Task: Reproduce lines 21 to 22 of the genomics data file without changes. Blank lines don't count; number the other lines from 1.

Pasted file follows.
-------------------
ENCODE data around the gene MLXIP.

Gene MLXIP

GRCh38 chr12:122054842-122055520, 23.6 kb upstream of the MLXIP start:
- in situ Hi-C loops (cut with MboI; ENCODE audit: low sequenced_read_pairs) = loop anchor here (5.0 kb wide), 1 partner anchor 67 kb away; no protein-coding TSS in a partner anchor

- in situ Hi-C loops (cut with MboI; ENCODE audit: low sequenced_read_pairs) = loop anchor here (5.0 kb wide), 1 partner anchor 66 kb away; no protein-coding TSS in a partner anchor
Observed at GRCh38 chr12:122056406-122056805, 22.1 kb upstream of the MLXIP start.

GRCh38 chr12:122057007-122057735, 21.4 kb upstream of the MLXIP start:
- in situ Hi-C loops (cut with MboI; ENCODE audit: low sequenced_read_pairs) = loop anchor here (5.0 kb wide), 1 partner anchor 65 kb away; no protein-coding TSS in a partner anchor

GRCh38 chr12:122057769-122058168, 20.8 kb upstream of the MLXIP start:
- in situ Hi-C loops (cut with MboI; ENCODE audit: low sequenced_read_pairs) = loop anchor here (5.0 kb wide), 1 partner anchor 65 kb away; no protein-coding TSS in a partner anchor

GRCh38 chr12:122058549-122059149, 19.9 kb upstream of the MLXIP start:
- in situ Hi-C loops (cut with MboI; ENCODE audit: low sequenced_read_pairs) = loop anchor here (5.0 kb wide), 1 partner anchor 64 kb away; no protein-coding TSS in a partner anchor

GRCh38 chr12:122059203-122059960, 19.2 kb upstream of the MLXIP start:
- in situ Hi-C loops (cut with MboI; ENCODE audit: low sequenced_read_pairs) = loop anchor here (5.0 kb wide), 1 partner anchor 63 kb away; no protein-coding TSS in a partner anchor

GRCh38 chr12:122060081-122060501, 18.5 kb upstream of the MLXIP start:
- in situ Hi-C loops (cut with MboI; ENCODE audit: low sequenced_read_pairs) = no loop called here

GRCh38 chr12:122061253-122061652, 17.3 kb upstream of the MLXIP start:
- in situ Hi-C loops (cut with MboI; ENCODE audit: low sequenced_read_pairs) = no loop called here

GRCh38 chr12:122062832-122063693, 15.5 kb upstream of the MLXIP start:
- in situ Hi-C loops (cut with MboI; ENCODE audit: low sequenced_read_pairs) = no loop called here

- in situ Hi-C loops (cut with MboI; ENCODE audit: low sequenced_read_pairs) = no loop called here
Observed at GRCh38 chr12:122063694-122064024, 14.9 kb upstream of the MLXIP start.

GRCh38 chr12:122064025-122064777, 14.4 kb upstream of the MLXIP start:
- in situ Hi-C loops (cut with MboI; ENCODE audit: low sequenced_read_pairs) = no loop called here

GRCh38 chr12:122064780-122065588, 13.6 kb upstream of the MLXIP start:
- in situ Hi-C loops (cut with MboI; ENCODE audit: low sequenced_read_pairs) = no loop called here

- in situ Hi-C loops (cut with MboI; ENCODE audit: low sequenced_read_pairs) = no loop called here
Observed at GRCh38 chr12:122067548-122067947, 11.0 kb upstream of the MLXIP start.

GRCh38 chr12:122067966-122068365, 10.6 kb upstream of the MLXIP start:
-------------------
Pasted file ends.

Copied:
- in situ Hi-C loops (cut with MboI; ENCODE audit: low sequenced_read_pairs) = no loop called here
Observed at GRCh38 chr12:122063694-122064024, 14.9 kb upstream of the MLXIP start.